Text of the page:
The Truth About Nostalgia in Video Games

Let’s talk about Crash Bandicoot. Or maybe let’s not, because Crash Bandicoot kinda sucks. But let’s indeed use Crash Bandicoot as a springboard into a more interesting question. It’s because Crash Bandicoot N. Sane Trilogy is in the news this week that I find myself thinking about nostalgia. Specifically, the role of nostalgia in our corner of pop culture, the corner littered with references, inside jokes and constant callbacks to what is said to be a bygone era. But think about it. When you walk into a GameStop or a Spencer’s or… a Hot Topic or something – is it really so long gone?

Do we really miss Crash Bandicoot? Like, really? Do we miss Crash Bandicoot the same way we miss a toy from our childhoods or an old home or apartment, something that exists only in our memories? That’s what nostalgia is, after all: a feeling of fondness for the past. It’s that warm feeling in your gut when something reminds you of simpler times, when you didn’t have to pay rent or worry about the next racist joke you overhear in the office. 


Maybe that’s why nostalgia is such a hot commodity. Nintendo releases junk all the time that points back to the mid-eighties and the height of the NES. Sega does it, Sony does it, and movie studios do it too. Most of us were kids in the eighties, and the market is flooded with toys and trinkets, t-shirts and monthly loot boxes. The eighties are even creeping away to the 90s, as games like Crash Bandicoot and Tony Hawk’s Pro Skater spring back to life after years of ostensible silence.

On the other hand, I don’t really feel like nostalgia is a thing anymore when it comes to brands. Since when has any of this stuff, these licenses and characters, been unavailable? When have Super Mario, Sonic the Hedgehog or even Crash Bandicoot been long-forgotten memories and foggy recollections of a time when life felt less cruel? Folks, I can walk into a GameStop right now and find two decades of content from any given “nostalgic” brand. I can hop onto the PlayStation Network and play Crash Bandicoot and Spyro the Dragon games until my eyes bleed.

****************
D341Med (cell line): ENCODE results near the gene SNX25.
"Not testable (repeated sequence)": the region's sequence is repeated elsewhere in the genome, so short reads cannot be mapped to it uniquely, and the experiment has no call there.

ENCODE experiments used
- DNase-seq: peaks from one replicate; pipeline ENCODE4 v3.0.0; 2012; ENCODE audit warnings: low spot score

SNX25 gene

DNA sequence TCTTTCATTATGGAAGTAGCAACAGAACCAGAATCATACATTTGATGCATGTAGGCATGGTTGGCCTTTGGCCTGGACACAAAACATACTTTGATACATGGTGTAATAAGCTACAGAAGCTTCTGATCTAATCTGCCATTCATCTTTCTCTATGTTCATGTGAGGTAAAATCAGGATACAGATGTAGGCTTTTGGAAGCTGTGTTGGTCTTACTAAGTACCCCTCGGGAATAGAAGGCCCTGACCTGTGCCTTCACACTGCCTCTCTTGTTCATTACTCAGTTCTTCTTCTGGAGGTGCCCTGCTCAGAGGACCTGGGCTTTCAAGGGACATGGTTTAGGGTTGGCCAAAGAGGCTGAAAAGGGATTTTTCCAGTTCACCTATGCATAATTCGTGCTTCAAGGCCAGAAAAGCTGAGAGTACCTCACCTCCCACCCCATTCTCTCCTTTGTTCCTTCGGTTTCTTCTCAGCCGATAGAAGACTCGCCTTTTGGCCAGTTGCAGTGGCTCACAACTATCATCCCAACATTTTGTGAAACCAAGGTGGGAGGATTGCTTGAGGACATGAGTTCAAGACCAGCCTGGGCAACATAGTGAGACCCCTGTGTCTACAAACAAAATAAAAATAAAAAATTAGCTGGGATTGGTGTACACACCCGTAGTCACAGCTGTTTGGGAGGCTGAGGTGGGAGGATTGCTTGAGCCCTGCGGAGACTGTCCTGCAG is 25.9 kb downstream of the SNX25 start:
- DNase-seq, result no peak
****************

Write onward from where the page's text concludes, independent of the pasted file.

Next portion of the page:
I remember when Pac-Man and the Ghostly Adventures hit consoles, and a copy showed up in my mailbox for review. A little poster fell out of the case, a glow in the dark print of the hideous new star of a multimedia cartoon show based on Namco’s Mickey Mouse. Across the top in huge letters it said, “PAC IS BACK.” I wondered to myself at the time, “Where did he go? Was he missing? He sure has had a billion videogames since forever.” Since then, several more Pac-Man games have launched. 

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Sure, Crash Bandicoot in particular has taken a longer break than others, following a handful of lukewarm releases and a subsequent dormant period from Activision. But the content from before is still there, easily accessible and affordable. Even the goofy old commercials, featuring the strange man in the costume yelling into a megaphone, are preserved on YouTube.

What purpose then, does nostalgia as a brand serve? Are we reminding people of their pasts, or simply serving heaping mouthfuls of comfort food on a biannual basis? Is Assassin’s Creed or Call of Duty also considered nostalgic? Is Star Wars? Where is the magic cutoff point between something just being around all the time versus it having nostalgic value? Perhaps the distinction is the casual fan, the mass market and its fickle attention span. That would explain same Pokemon GO received such a massive burst of energy from my peers, despite my quietly playing Pokemon Moon by myself a few months afterwards.

Maybe I’m just a huge nerd! That’s fine too.

Lucas White
Lucas White

Writing Team Lead
Date: 02/24/2017

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